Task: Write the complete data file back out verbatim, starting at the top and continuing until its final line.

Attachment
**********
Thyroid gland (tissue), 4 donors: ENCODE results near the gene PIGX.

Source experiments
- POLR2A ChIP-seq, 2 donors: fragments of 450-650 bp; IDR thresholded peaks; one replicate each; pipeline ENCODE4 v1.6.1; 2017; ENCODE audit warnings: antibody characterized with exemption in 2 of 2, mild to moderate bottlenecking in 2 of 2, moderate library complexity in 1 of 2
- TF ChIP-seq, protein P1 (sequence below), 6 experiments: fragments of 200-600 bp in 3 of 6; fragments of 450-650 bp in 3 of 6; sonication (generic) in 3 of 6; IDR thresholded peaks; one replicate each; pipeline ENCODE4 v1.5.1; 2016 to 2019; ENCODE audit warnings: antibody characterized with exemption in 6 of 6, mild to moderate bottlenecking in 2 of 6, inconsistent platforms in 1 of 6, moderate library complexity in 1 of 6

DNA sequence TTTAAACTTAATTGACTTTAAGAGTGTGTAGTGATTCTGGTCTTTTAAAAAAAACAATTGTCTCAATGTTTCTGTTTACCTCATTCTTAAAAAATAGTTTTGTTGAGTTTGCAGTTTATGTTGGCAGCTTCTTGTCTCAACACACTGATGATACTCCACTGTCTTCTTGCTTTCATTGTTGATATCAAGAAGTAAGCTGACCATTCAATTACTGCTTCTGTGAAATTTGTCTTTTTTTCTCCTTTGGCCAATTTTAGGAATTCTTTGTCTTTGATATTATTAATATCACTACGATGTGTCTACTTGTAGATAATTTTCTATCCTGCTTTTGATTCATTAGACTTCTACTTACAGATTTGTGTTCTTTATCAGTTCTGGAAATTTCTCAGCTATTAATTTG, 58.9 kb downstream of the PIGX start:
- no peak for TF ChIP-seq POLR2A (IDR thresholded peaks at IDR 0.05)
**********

Thyroid gland (tissue), 4 donors: ENCODE results near the gene PIGX.

Source experiments
- POLR2A ChIP-seq, 2 donors: fragments of 450-650 bp; IDR thresholded peaks; one replicate each; pipeline ENCODE4 v1.6.1; 2017; ENCODE audit warnings: antibody characterized with exemption in 2 of 2, mild to moderate bottlenecking in 2 of 2, moderate library complexity in 1 of 2
- TF ChIP-seq, protein P1 (sequence below), 6 experiments: fragments of 200-600 bp in 3 of 6; fragments of 450-650 bp in 3 of 6; sonication (generic) in 3 of 6; IDR thresholded peaks; one replicate each; pipeline ENCODE4 v1.5.1; 2016 to 2019; ENCODE audit warnings: antibody characterized with exemption in 6 of 6, mild to moderate bottlenecking in 2 of 6, inconsistent platforms in 1 of 6, moderate library complexity in 1 of 6

DNA sequence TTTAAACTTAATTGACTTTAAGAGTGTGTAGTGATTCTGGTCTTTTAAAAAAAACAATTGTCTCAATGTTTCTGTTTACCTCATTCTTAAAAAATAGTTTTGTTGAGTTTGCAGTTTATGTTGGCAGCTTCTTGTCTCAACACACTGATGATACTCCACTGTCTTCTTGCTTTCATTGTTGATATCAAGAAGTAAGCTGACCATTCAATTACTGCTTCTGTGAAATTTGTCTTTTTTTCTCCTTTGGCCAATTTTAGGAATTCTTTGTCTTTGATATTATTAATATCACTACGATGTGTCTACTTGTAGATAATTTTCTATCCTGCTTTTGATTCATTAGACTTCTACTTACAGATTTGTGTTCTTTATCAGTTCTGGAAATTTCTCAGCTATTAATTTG, 58.9 kb downstream of the PIGX start:
- no peak for TF ChIP-seq POLR2A (IDR thresholded peaks at IDR 0.05)